It’s Complicated: A Pro-Choice Christian Responds to the Planned Parenthood Scandal

First, a confession: When I saw the first post in my Facebook news feed from a pro-life friend expressing horror at undercover videos produced by the Center for Medical Progress, showing a Planned Parenthood executive blithely discussing the harvesting of fetal body parts over wine and salad, my initial response was to jump to defensive [Read More...]

Who Exactly Are “the Least of These”?

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Which interpretation of Matthew 25 is more likely to inspire us to love our neighbor, to do justice, to walk humbly (emphasis on “humbly”) with our God? The interpretation that draws a line between those who have the right answer to how to live a righteous life and those who don’t, and reassures us that we are only responsible for radically loving those who have the right answer, as we do? Or the interpretation that says that every time we turn our face away from someone in desperate need, we are turning away from God? [Read more...]

A Theology of Radical Attachment: Finding God in Clutter & Strawberries, Long Walks & Big Rocks

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While our messy attachments to people, places and things sometimes complicate and distract, they also remind us of who we are and who God is, binding us to this wild, wonderful creation and the One who made it. The Christian faith invites us to practice a radical attachment to God’s great gifts of our bodies, our relationships, the natural world, the places that we call home—to the stuff of life. [Read more...]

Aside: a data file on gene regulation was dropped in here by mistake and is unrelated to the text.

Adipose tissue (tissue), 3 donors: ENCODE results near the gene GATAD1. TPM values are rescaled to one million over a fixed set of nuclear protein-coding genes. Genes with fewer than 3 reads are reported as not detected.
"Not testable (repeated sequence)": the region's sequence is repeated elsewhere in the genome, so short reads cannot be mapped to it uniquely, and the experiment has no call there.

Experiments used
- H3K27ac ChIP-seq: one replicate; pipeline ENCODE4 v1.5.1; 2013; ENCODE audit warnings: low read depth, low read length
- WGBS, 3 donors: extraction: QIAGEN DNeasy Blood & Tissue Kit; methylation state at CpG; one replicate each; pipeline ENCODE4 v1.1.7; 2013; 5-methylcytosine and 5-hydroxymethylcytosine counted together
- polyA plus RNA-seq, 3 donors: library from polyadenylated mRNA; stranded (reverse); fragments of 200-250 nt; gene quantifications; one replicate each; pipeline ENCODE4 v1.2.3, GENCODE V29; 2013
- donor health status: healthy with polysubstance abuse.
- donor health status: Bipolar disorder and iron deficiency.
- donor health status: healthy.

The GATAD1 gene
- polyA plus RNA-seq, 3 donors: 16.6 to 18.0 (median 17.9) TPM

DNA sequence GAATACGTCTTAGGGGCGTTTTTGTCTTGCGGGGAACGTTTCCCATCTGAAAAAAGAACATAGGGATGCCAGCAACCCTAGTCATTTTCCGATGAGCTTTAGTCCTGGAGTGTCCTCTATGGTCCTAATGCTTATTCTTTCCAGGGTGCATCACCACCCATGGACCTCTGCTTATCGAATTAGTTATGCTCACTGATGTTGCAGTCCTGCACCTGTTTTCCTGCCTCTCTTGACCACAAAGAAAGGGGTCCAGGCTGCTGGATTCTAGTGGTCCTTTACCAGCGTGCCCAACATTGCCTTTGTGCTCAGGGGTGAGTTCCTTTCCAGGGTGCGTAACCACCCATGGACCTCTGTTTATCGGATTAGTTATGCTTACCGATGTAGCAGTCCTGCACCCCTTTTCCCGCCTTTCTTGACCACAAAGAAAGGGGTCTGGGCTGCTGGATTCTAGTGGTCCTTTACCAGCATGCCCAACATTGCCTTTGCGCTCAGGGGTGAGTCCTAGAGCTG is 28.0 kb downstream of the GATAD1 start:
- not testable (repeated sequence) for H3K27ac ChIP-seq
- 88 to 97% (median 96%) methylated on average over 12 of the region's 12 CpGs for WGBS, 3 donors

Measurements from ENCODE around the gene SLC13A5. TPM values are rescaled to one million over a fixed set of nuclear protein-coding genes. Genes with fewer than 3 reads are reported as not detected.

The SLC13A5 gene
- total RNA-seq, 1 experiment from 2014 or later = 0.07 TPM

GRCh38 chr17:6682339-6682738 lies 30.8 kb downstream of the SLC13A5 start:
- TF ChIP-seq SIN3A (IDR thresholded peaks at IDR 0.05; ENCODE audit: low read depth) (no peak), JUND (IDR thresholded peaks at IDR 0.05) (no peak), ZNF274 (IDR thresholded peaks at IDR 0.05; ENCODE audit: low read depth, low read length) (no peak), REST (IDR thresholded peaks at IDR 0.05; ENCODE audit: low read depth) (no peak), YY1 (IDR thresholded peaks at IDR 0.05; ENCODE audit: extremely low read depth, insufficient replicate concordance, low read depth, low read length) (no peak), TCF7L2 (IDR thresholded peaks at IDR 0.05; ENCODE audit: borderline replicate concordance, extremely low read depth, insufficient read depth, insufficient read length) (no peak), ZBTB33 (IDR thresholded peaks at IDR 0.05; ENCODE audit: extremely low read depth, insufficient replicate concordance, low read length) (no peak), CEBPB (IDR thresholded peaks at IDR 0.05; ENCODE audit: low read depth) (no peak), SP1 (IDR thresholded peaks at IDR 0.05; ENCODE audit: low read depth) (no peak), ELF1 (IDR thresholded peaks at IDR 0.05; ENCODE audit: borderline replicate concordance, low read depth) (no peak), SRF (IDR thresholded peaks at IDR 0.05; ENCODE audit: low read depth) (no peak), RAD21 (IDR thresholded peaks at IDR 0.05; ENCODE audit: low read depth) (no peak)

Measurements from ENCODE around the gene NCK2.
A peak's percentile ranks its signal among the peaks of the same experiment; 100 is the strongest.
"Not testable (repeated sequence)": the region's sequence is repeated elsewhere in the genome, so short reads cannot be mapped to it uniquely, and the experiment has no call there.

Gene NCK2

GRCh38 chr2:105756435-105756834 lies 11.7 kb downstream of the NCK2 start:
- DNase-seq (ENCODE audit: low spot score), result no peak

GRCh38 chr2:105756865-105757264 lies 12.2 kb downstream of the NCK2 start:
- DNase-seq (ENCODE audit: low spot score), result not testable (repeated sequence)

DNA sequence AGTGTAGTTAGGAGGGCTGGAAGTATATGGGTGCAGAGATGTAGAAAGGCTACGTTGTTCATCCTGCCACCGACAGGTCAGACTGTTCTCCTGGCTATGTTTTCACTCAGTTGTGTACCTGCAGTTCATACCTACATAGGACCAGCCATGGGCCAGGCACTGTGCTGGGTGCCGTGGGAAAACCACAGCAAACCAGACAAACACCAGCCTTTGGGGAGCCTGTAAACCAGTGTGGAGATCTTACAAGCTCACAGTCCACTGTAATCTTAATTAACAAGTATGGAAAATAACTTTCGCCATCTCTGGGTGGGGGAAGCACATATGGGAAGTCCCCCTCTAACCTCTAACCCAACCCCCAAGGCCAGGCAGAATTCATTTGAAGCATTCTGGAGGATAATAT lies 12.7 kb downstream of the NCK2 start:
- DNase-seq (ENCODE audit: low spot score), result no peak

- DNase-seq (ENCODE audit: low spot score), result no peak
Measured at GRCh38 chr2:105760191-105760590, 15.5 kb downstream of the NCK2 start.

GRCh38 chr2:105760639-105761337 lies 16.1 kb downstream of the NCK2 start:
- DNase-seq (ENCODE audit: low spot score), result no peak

“Why don’t you just adopt?” is the wrong question to ask infertile couples. Here’s why.

Besides making people feel defensive for experiencing the fundamentally human urge to conceive and bear a child (a defensiveness that makes helpful conversation difficult), the question “Why don’t you just adopt?” glosses over some important truths about adoption. [Read more...]

A Blog Series on Contraception Illustrates What’s Broken in the Blogosphere…and How We Might Begin to Fix It

If we wish to nurture writing that helps us ask and grapple with answers to the most difficult and necessary questions facing human beings, we must come up with other ways to compensate the writers willing to ask them, particularly as those writers must also endure virtual shaming at the hands of angry Internet mobs as the price of questioning assumptions and steering conversations in unfamiliar, challenging directions. [Read more...]

Natural Family Planning Isn’t the Only Ethical Option for Christians: Why I Chose an IUD

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As I cradled my third newborn in his first hours of life, I was seized by a single, overwhelming thought: Never again. I could not possibly have another baby. My “never again” was more than a wearily satisfied observation that our family now felt complete. My “never again” was a desperate plea, tinged with panic, [Read More...]

Why “What Would Jesus Do?” Isn’t Exactly the Right Question

In college, my favorite professor assigned Charles Sheldon’s 1896 classic In His Steps when we were covering the Social Gospel in an American religious history class. In His Steps is a novel about a minister in an East Coast town who, after being shamed by his own failure to respond compassionately to a jobless wanderer, [Read More...]

Finding Common Ground on Abortion: An Interview with Charles Camosy

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Guest post by Karen Swallow Prior Note from EPD: This is the transcript of an interview conducted by my friend and colleague Karen Swallow Prior, professor of literature at Liberty University and author most recently of Fierce Convictions: The Extraordinary Life of Hannah More – Poet, Reformer, Abolitionist, with Charles Camosy, author of a groundbreaking new book [Read More...]


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